In April 1994 I started working at an organization called Handgun Control, Inc., which was chaired by Sarah Brady. Because I did state legislation, one of my key roles was as traveling companion to Jim Brady, who was one of our organization's most important spokespeople.
At first I was a bit nervous. This was the guy who had been Press Secretary to President Ronald Reagan, and I was a gay liberal. But it didn't take long for me to realize that Jim was on my side -- on everything. We were sitting in an airport in Madison, Wisconsin, in early 1995 when I may have noticed a guy walking by. Jim turned to me and said, "I'm going to tell your boyfriend you've been window shopping." I knew we were OK.
Over the years Jim, his nurse, Mary Dickerson, and I traveled across the country. He was usually the first person to be seated on a plane and considered himself the official greeter of every other passenger. At events people weren't sure what to expect from Jim. After all, he'd had a very serious brain injury. But the guy was quick and had a killer sense of humor and could zing anyone with a one-liner. (I often bore the brunt of it.) I marveled at how Jim could work the media. We often did events at State House, which usually had its own corp of crusty reporters They'd throw Jim a few questions, and he'd swat them back. He'd have them eating out of his hand.
On one of our many trips to Florida, our colleague Mimi Sutherland asked if Jim wanted to go sailing. Before he was hurt, Jim loved to sail, but he hadn't done much of it since then. But a program called Shake-a-Leg had sailboats equipped to get people with disabilities on the water. We weren't sure how we were going to get Jim on the boat until Mimi's partner, Joey Glickman, picked him up and dropped him in his seat. That was that, and the smile never left his face while we were on the water.
In 1999 the National Rifle Association (NRA) placed a measure on the ballot in Missouri to allow the carrying of concealed handguns in public. Missouri Gov. Mel Carnahan led the opposition, and Jim went to Missouri several times to campaign against the measure. He was a powerful spokesperson to counter the NRA's argument that more guns make us safer. As he often pointed out, when he and President Reagan were shot, they were surrounded by the best-trained law-enforcement professionals in the world.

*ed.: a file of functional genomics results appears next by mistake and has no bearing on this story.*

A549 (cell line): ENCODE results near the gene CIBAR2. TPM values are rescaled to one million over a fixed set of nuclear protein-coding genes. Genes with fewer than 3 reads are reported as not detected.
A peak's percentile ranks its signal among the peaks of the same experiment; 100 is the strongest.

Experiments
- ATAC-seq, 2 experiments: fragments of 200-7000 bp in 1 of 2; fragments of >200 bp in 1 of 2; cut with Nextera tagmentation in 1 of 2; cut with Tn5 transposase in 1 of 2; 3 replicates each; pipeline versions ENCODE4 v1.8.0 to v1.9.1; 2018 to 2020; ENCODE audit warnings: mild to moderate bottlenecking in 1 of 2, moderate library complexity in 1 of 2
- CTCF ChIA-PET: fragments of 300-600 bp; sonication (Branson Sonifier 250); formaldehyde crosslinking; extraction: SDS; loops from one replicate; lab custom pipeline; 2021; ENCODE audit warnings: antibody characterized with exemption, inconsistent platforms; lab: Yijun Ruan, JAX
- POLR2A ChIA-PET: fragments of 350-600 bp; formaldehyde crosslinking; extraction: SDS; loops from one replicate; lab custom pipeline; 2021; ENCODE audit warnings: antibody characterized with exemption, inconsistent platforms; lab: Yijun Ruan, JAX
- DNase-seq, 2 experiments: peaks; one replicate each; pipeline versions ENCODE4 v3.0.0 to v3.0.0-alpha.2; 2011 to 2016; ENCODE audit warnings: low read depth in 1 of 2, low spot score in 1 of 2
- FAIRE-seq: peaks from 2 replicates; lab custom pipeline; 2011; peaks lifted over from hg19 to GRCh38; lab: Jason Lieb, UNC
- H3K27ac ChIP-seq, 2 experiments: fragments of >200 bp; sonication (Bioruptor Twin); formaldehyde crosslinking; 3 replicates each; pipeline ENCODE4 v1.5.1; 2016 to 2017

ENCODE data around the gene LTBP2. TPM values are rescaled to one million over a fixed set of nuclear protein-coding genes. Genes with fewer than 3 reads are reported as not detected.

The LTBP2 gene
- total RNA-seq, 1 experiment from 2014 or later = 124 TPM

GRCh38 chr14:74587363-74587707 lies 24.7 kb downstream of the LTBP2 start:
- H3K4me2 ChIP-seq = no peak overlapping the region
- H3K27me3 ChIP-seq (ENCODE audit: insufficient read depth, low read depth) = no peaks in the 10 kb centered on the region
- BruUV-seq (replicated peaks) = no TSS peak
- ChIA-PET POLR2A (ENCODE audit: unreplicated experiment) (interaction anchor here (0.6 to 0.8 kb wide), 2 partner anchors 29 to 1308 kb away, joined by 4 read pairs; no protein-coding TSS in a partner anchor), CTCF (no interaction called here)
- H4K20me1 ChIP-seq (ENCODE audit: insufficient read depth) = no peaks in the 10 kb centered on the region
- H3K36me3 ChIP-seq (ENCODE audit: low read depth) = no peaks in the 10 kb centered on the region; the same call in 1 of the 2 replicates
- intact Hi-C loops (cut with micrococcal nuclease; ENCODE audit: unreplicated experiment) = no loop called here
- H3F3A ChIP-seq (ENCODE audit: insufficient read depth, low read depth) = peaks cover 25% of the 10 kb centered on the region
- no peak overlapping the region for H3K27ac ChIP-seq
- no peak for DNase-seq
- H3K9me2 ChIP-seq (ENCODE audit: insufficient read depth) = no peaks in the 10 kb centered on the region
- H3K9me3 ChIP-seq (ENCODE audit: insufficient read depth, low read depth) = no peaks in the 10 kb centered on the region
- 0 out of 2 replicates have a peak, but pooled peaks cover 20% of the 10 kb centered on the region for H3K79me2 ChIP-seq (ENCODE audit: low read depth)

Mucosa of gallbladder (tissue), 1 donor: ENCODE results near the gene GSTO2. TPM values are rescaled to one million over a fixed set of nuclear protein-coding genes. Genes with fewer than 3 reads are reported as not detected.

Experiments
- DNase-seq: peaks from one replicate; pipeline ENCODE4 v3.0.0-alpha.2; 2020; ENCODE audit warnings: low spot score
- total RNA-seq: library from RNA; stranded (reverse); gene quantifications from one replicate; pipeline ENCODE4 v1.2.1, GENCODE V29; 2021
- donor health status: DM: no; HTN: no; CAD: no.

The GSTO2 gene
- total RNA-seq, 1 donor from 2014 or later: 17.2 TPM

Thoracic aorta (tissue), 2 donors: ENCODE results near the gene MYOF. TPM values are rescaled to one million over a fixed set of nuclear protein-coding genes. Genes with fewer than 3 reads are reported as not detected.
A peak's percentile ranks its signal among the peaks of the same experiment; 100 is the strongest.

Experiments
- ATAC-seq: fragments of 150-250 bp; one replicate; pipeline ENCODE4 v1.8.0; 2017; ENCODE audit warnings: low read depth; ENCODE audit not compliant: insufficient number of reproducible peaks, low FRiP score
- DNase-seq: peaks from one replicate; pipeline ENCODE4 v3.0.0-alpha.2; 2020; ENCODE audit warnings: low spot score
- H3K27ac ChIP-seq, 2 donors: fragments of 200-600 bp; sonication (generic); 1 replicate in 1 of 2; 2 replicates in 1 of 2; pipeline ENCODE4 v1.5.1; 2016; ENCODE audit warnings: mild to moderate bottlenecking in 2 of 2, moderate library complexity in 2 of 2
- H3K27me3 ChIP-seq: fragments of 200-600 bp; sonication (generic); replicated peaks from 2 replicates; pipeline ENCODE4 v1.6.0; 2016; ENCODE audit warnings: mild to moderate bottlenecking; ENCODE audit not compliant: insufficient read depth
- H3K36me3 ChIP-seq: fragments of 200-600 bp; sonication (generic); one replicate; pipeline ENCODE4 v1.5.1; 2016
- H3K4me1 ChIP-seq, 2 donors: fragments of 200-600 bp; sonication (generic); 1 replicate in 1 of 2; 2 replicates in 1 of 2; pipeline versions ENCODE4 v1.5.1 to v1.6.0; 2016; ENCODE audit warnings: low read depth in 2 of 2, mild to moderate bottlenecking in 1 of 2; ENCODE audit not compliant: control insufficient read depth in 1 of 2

On one of our trips, we drove across the state doing press events in St. Louis, Jefferson City, Columbia and eventually Kansas City. Throughout the trip, besides stopping the NRA, Jim had one thing on his mind: getting to Arthur Bryant's rib joint in Kansas City. When we got to there, Jim got his ribs, but the campaign manager, Robin Carnahan, called to ask why Jim was giving the finger to a reporter. Apparently, during an interview in Columbia, while ranting about the NRA, Jim had flipped the bird for emphasis. Jim sort of denied it, but when Sarah called to find out what had happened, she said, "Oh, Jim did it."
Another time we ended up in the Kansas State House, where Jim testified against the NRA's concealed-carry bill. At a House hearing an NRA-backed state legislator, Candy Ruff, tried to confront Jim by asking why someone so important would show up in Topeka. She wanted to figure out who had invited Jim to testify. "Mr. Brady, how did you get here?" she asked. Jim deadpanned, "U.S. Airways." And that was the end of that.
One thing I knew too was that wherever we went, Jim would always know the best place to eat. We often ventured to Chicago, which he considered a hometown, where Gene and Georgetti Steakhouse was a mandatory stop. When we were on traveling, Jim wasn't supposed to eat red meat. It wasn't part of his approved diet. And I maintain to this day that he never cheated. Road rules, as we said.
I have so many Jim Brady stories -- mostly because he was a consummate storyteller. Jim inspired so many people around the country, including me. I learned so much from him about never giving up and never giving in. It will forever be one of the great honors of my life that I worked for this American hero. I really loved the guy.